Splintered Page 24

A bee swoops around me and I swat it away. It must have come in through the opening overhead. “Bottled water . . . a couple of energy bars. School junk.”

I crouch beside him and reach in, making sure he doesn’t open the pencil box; then I push aside Alison’s Wonderland book to grab the white gloves I found in the chair. I take off my fingerless ones and pull the others on in their place. They’re a perfect fit. Next, I secure the hairpin just above my left ear. In a vague, misty memory, I used to play dress-up in these items with my netherling companion. Now it’s an impulse I can’t resist.

Jeb fishes out Dad’s Swiss Army knife. Eyebrows raised, he holds it up.

“I borrowed it from a Boy Scout?” I blink.

He slides it into the pocket of his tuxedo pants. “No dice. I pounded my share of the locals in seventh grade and kept tokens from the battles. Boy Scouts don’t carry knives this sweet.”

My shakiness eases as he flashes a small smile. I’m not sure if he believes any of this or still thinks he’s dreaming, but at least he’s trying to keep a sense of humor.

He zips the backpack. The slide of the metal teeth echoes in the room. The bee buzzes around my head again. It registers that these are the only two sounds I hear. No white noise. Not a whisper, not a murmur, not a hint of a word.

For the first time in six years, I know silence.

I close my eyes and let it seep into me, soft and numbing.

Silence. Is. Bliss.

Inspired by that thought, I stand up to explore.

“Stay close, skater girl.” Jeb retrieves the flashlight, which ended up on the round table in the middle of the room. I shouldn’t be thinking it, after bringing him here, but it’s amazing how good it feels to hear my nickname.

I stop next to the purple-striped walls, hung with upside-down candelabras. Black-and-white tiles cover the circular floor. A pile of creamy, fragrant wax the size of an anthill rests beneath each dripping candle. How the wicks stay lit is a mystery. Even though the wax melts, the candles don’t seem to shrink.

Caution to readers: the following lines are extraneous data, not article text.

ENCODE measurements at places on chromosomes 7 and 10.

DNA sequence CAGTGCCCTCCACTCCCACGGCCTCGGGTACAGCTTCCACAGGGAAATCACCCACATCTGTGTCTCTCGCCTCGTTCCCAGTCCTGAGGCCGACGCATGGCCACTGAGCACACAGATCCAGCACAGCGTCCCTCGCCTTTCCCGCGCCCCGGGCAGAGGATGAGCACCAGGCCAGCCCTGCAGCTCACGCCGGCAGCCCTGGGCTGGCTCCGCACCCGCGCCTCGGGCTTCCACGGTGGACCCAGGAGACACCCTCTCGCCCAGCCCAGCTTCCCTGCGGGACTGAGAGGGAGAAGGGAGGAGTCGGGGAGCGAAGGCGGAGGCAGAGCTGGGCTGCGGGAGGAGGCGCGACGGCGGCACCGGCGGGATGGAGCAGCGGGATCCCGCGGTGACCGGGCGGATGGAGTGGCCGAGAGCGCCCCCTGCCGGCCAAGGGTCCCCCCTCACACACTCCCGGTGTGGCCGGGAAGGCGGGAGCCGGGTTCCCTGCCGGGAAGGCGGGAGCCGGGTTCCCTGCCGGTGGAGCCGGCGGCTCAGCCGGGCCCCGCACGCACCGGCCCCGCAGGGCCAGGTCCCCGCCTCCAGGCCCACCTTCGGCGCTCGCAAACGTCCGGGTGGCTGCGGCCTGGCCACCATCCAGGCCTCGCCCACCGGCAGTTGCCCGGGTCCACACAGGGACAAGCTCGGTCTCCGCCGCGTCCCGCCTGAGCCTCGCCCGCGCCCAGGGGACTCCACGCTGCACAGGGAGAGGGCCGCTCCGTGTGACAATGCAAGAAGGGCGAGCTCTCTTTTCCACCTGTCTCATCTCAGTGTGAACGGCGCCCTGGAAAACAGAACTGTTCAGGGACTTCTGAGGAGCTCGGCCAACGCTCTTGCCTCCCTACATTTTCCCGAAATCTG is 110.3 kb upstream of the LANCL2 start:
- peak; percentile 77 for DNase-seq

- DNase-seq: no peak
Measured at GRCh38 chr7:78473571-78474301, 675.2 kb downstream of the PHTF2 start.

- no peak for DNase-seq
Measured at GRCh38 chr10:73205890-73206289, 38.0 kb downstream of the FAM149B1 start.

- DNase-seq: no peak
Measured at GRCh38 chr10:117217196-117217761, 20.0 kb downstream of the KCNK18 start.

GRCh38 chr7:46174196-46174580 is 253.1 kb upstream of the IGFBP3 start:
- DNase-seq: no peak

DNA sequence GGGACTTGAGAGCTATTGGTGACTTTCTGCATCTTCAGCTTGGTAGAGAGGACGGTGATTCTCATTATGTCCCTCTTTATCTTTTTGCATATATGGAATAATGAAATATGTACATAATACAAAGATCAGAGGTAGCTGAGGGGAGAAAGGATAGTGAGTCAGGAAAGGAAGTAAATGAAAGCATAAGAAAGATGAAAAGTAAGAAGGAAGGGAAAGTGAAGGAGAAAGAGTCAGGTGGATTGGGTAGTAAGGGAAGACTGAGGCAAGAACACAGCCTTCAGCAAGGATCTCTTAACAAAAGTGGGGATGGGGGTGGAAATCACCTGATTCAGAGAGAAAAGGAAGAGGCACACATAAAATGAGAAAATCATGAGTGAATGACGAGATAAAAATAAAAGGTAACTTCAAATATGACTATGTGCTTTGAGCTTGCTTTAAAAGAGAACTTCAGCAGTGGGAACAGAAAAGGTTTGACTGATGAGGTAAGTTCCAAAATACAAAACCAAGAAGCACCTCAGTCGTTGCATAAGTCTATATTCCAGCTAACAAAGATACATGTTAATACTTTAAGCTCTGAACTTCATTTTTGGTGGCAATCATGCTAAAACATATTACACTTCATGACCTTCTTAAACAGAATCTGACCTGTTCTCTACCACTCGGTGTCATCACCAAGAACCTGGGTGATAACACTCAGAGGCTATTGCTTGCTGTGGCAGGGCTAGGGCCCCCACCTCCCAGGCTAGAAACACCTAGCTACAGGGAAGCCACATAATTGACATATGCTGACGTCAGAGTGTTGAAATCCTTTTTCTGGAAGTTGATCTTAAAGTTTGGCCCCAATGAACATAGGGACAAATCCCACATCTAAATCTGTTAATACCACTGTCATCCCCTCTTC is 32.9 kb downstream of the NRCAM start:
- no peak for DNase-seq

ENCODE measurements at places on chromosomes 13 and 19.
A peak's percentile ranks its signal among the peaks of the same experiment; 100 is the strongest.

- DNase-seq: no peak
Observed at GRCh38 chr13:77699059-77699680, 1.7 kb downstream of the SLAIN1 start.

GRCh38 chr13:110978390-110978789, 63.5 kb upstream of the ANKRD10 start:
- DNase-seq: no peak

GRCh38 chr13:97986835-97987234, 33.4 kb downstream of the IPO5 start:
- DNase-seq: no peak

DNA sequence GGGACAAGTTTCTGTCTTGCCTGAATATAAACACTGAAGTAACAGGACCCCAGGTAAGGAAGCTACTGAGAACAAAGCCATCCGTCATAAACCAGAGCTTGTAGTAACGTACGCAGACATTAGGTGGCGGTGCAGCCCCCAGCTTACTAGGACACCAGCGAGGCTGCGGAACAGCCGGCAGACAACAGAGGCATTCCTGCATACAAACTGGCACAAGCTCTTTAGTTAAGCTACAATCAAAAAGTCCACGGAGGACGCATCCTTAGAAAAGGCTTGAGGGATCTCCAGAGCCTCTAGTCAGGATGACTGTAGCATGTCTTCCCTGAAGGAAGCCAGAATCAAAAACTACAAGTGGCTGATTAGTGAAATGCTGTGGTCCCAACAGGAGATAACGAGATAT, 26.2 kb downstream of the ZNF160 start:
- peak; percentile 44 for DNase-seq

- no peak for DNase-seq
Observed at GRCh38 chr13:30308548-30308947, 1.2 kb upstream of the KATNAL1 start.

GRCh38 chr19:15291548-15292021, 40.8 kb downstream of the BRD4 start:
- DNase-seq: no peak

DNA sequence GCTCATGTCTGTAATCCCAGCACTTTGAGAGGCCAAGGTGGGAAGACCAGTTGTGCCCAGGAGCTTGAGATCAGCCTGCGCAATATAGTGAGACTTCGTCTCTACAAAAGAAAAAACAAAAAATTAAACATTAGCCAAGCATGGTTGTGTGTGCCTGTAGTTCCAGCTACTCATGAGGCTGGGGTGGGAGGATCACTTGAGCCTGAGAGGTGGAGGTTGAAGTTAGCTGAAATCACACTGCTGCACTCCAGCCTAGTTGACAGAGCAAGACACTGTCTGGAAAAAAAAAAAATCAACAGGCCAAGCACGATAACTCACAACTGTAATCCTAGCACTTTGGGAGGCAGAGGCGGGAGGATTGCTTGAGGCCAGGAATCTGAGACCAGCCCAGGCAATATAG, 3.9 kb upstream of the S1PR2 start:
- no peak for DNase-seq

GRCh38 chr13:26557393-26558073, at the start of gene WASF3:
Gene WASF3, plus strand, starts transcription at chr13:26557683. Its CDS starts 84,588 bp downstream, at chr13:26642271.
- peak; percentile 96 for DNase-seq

“I don’t believe it,” Jeb says. He holds up a dark brown bottle with a label tied around its long neck like a price tag. “‘Drink me,’” he reads aloud.

“No way.” I’m at his side in an instant.

“Shrinks you or something, right?” he asks.

“According to the guidebook. Is there a petit four in that glass box under the table?”

As I stick the bottle into my backpack, he crouches. “Cake on a satin pillow. Looks like raisins on top. They spell the words ‘Eat Me.’”

“Yeah. The cake that makes you big again.”

He whips the bandana off his tux sleeve and wraps up the box with the small white pastry. “I’m assuming you want it, too, for evidence?”

I nod. But it’s not evidence we’re gathering. Something tells me I might need to use this stuff later, once I’ve sent Jeb home and can continue on alone.

Back at the walls, I search for a way out. Red velvet curtains hang in intervals with golden cords of rope draped over knoblike finials. The coverings are long enough to hide a door. I flap open the first one, hoping to find some antique, ornate door that might have a lock to fit the key around my neck. There’s nothing but wall behind it. I try another curtain with the same result.